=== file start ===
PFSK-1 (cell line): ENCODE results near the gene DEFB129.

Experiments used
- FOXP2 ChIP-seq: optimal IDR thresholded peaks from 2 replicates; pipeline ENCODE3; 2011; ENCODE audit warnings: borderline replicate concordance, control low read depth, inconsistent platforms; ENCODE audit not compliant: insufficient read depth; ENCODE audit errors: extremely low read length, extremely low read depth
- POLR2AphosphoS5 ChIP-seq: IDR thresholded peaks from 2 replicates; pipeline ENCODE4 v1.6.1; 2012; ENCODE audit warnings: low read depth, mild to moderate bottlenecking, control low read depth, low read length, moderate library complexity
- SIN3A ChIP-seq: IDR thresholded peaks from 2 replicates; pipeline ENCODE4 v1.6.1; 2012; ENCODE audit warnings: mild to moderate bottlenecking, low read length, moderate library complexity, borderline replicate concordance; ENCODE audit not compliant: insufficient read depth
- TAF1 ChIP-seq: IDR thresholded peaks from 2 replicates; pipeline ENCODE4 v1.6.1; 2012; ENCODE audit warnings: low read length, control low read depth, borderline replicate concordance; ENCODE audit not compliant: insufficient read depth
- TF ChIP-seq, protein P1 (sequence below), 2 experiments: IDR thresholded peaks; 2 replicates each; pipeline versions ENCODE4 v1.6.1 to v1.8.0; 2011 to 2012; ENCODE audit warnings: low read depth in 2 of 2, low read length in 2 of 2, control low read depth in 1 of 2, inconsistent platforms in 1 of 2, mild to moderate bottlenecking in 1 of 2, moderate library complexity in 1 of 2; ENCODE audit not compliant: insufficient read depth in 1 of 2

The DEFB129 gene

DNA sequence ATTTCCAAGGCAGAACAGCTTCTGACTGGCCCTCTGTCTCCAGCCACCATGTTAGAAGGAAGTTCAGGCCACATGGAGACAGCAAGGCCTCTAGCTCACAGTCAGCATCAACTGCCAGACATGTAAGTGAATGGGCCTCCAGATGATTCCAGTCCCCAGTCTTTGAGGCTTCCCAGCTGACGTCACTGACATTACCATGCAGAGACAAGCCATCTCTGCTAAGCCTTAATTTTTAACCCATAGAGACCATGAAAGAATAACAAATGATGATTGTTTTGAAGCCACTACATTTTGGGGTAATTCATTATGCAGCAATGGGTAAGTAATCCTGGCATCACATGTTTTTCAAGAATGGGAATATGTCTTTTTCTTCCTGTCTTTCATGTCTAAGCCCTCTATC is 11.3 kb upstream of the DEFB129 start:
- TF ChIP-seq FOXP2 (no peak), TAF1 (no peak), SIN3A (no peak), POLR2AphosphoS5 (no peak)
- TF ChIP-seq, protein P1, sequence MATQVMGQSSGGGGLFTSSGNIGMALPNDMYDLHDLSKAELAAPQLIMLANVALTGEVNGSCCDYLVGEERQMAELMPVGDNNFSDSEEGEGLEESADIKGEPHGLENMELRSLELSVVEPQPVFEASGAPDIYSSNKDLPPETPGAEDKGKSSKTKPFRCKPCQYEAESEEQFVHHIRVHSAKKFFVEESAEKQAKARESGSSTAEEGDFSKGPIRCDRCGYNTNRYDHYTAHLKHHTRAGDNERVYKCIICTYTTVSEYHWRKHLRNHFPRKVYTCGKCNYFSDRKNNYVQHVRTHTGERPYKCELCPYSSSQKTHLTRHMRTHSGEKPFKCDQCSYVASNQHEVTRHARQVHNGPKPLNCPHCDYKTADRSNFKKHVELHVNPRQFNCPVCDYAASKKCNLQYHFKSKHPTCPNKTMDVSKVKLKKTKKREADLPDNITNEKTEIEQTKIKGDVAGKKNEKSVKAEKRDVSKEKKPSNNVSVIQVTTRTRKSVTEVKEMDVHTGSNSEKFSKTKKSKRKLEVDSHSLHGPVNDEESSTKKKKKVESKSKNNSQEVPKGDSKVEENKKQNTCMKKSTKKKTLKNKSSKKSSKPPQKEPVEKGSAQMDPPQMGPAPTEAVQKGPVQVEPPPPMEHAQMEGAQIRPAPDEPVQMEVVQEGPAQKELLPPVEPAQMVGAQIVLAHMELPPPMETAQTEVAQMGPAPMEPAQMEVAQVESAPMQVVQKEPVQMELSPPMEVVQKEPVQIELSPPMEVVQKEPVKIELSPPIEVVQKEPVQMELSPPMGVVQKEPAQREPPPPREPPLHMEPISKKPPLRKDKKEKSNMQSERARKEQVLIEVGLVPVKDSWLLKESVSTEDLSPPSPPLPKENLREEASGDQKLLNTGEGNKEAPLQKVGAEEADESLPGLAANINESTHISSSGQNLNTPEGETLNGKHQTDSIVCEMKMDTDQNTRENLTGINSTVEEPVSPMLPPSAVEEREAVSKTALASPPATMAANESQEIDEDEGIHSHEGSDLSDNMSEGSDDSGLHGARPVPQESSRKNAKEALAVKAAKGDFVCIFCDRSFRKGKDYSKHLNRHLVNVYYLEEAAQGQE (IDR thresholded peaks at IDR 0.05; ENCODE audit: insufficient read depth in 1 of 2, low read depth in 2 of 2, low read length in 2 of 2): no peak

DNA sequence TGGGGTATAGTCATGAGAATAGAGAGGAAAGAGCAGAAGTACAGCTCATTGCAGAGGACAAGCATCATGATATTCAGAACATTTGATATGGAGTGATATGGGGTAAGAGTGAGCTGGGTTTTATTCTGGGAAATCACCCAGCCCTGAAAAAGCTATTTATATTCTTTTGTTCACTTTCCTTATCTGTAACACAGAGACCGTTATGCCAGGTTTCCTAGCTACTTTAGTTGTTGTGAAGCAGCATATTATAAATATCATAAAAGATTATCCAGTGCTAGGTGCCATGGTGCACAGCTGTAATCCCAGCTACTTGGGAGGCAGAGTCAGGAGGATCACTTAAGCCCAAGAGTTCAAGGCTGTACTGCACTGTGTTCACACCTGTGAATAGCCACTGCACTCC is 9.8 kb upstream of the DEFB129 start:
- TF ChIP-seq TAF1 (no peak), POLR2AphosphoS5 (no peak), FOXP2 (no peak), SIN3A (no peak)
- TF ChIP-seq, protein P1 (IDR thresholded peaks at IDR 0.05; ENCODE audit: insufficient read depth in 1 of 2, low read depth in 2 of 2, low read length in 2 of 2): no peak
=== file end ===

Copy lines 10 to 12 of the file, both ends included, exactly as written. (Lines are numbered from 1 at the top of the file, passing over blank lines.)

- TF ChIP-seq FOXP2 (no peak), TAF1 (no peak), SIN3A (no peak), POLR2AphosphoS5 (no peak)
- TF ChIP-seq, protein P1, sequence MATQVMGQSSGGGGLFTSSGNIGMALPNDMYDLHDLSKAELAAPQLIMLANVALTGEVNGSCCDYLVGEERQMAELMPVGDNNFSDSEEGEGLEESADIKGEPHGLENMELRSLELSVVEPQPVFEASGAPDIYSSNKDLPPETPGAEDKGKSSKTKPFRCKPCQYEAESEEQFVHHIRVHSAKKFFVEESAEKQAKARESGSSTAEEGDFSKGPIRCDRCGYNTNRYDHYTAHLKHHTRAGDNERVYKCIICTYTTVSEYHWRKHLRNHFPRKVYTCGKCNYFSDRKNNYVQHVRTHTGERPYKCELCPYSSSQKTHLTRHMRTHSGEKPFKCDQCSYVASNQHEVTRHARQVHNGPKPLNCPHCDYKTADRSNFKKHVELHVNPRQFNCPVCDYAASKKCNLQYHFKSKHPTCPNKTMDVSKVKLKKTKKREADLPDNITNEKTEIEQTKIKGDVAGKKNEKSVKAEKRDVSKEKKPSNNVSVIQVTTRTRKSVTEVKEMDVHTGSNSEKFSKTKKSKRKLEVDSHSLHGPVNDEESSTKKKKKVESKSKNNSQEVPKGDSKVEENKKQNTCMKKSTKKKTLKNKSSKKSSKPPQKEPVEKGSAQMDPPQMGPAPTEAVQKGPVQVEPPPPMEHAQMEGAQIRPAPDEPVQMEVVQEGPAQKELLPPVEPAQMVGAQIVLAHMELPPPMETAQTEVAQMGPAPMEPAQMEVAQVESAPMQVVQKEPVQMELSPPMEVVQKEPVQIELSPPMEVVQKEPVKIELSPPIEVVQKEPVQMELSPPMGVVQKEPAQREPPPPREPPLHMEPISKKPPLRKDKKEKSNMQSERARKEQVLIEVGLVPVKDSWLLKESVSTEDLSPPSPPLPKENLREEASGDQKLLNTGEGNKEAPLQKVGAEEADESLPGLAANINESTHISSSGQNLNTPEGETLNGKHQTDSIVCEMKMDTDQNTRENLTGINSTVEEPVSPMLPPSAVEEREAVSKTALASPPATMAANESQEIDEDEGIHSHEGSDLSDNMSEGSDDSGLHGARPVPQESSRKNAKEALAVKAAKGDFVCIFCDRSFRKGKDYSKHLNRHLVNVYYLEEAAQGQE (IDR thresholded peaks at IDR 0.05; ENCODE audit: insufficient read depth in 1 of 2, low read depth in 2 of 2, low read length in 2 of 2): no peak

DNA sequence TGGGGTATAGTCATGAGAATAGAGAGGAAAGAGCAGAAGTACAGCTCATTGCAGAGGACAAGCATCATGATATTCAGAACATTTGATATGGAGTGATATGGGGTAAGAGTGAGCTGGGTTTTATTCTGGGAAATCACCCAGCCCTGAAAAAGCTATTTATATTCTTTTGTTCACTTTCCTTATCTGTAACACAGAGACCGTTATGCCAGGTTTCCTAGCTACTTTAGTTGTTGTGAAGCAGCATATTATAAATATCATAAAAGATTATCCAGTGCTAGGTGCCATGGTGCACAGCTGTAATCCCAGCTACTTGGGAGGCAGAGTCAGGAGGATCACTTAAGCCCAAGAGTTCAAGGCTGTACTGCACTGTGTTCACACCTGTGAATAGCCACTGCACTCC is 9.8 kb upstream of the DEFB129 start: